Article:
Life after Auckland
By the time we left Auckland, I think it’s fair to say that we had seen pretty much all it had to offer as a tourist destination. While it is a great place, it’s actually a fairly small city, and while I’m sure there are many more things we could have done (in fact there definitely are) we were both glad to be moving forwards.
It was only after we had arrived in New Zealand that I really started looking at maps of just where everything was. For some reason, in my head I had always thought it was just a tiny island off the coast of Australia, a naïve view that I attribute to never fully appreciating the vast size of Australia from only ever looking briefly at maps and not giving the subject any real thought. For this reason, I’ll provide you with some of the basic facts that I had picked up during my stay in Auckland and the rough plan we had created as a result.
Map of New Zealand
The first thing I realised after closer study of map was that the north island wasn't actually that much shorter than the south island. In the six weeks we planned to spend in the country, our aim was to see as much of it as possible, while not missing out on any of the major tourist attractions. When we rented the car, the deal came with one way passage on the South Island ferry, so we had to choose a date before renting the car. While we didn't want to miss anything we’d regret, all the guide books and most of the people who had been suggested that the south island was a lot more scenic than the north, and so we decided to allocate just over two weeks in the north with the rest of our time to the south.
After talking to several people at the hostel in Auckland, we had decided to head north to start with, towards the peninsular which leads to the very top of the island. The main reason being ninety mile beach down the western side which we were told is exactly as the name suggested; a ninety mile long continuous beach which you could, at low tide, drive along (although we decided not to try in the Sunny due to insurance concerns.)
The first thing I noticed was the difference in driving compared to the UK.
After getting accustomed to the automatic gears, it became apparent that that wasn't all that was different about the experience. It was the lack of people, not only on the road but the rolling hills and fields in between towns. It was almost like the American small town feeling, as every now and then you’d pass a welcome sign, a gas station, a couple of shops and then a thank you for driving carefully as you exited once again into grassy valleys before you even realised you were in a town.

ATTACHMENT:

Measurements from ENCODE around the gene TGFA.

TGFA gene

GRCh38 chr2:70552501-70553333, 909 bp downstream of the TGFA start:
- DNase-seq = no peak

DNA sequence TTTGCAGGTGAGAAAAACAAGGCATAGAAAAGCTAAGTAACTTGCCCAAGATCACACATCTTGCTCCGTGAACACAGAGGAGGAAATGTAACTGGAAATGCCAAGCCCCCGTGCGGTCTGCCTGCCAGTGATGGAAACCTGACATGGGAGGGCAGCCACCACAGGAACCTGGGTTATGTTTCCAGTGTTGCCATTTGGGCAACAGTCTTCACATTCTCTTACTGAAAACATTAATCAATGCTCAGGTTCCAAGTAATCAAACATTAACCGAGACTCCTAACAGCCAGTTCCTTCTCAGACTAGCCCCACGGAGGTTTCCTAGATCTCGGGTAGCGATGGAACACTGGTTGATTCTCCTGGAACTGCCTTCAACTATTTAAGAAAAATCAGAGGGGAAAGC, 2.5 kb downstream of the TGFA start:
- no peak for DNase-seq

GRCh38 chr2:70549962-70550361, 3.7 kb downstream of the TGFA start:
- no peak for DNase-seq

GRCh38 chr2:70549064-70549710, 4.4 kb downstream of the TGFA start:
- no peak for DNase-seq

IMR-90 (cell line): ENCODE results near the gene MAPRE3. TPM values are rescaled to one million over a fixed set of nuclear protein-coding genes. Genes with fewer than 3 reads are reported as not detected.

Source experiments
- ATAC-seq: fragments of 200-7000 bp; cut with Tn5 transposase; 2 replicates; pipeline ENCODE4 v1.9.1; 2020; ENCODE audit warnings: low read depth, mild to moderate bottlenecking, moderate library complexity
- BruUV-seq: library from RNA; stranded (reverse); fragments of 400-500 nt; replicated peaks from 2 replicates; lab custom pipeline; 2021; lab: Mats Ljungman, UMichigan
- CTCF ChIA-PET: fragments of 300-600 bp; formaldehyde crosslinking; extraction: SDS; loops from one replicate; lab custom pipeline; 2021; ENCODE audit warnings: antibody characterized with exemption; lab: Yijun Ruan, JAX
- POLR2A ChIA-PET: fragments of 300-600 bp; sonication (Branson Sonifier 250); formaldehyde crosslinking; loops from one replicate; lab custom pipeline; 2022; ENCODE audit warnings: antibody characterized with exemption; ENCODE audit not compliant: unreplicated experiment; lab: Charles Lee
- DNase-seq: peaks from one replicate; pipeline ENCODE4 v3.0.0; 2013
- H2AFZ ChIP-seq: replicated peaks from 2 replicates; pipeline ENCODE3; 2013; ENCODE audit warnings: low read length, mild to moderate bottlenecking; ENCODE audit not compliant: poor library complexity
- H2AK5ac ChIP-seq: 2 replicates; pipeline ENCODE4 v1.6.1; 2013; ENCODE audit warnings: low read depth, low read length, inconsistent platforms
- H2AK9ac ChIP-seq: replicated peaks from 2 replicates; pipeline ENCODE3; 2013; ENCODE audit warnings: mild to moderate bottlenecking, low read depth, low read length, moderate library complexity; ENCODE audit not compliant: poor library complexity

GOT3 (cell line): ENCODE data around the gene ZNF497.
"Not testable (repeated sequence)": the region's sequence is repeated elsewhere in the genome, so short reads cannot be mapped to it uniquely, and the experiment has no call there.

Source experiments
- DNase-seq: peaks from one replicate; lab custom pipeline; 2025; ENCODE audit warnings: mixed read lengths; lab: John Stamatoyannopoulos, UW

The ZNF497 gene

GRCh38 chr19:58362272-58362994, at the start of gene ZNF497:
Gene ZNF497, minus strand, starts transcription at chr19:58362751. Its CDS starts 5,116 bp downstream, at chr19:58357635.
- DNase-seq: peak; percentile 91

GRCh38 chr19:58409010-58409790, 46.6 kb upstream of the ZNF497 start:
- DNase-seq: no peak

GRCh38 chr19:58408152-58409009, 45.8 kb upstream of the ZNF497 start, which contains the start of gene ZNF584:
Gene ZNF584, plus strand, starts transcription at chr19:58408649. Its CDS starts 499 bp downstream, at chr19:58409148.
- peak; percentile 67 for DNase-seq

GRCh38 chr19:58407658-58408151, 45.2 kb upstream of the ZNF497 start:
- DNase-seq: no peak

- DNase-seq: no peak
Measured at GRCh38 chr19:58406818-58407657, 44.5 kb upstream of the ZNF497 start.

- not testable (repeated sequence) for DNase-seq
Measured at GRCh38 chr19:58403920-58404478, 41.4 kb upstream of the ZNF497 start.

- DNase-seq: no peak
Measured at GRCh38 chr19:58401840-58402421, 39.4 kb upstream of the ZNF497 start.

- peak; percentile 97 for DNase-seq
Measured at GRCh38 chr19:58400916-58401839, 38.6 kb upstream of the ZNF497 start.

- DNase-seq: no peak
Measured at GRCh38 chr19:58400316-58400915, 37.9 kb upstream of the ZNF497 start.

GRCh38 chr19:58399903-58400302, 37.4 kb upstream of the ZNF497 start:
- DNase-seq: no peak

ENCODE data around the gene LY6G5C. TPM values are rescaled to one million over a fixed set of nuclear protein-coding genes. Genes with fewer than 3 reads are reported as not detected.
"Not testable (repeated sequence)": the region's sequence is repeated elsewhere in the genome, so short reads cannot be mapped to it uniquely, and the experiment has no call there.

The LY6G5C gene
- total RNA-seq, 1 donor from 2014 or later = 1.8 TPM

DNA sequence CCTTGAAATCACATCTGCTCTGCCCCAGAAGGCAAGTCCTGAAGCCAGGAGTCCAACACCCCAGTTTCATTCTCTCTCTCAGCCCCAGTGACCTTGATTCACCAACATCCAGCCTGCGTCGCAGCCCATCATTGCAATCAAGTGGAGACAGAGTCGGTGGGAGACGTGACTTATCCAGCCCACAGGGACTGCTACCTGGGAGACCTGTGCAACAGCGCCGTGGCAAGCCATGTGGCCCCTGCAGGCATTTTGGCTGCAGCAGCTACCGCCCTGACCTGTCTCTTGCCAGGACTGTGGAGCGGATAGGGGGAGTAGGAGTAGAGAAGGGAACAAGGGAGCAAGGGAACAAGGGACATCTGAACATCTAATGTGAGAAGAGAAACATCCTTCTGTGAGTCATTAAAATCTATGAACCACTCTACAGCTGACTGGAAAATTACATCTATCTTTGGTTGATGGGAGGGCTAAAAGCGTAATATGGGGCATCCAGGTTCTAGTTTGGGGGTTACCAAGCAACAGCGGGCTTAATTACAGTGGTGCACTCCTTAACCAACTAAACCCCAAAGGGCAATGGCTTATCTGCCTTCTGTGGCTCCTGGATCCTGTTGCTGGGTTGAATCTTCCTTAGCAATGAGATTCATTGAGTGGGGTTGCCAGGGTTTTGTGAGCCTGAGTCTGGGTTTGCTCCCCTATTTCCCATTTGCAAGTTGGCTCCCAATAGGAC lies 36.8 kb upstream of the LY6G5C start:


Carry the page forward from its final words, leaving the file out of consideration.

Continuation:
Driving north from Auckland
It was a pleasure to drive, and I felt the enjoyment that I hadn't felt since the previous year down the west coast of America. It’s what I imagine driving in England used to be like before over developed villages and towns massed gradually outwards into one big urban mess. Like driving in the lake district or the Yorkshire dales would be if you didn't have so many city drivers rushing all over the roads, with enough room for camper vans to happily go both ways without any danger. Although I do highly recommend it, that’s probably enough about driving for now.
After leaving Auckland, we began the journey to the beach. After staying in a hostel which was more like my parents’ house in the UK, and watching the ‘new’ Robin Hood with Russell Crow (the ending of which topped it off as one of the flimsiest plot lines since Space Cowboys), we made it the next day.
Ninety Mile Beach
It was really a good view, and we had a great day for it but we were faced with the dilemma of just how far to go up the peninsula. We could have gone further up, as there were sand dunes which our friend Jan had highly recommended, or further still to the northern most point. But the question was would it really change that much? We had already seen some of the ninety miles, and because of the thought of going back on ourselves as we would be coming back down the same road, and the thought of spending the money on petrol we decided to call it, and instead decided to push on to the bay of islands.
Me, looking concerned, on Ninety Mile Beach
The Bay of Islands
While still north of Auckland, these were down the east coast and marked the beginning of our journey south. Because of the timing of our journey, the summer tourist season had still not fully begun, and while it was clear that the towns visitor capacity was nowhere near filled, it was still a great experience. The hostel we stayed in, much like many we were to see during our journey, was packed mainly with German tourists who were there for the soon to begin farming season. In the kitchen, following the days long drive, we cracked open a bottle of wine. I made the mistake of having a little too much before cooking dinner, leading to an awkward moment in the open plan kitchen involving several German girls, the language barrier and some jacket potatoes. After dinner we did manage to make friends, and after a quite quiet but fun night we spent the next day in the town. We would have stayed longer but we decided that due to the time frame we should push on with the drive. Unfortunately, it would appear that neither of us remembered to take any photos here, but I assure you that it was due to the sheer beauty that we forgot to take our cameras out the car.
After leaving the Bay of Islands, we headed south, returning through Auckland on our way to see the rest of the North Island.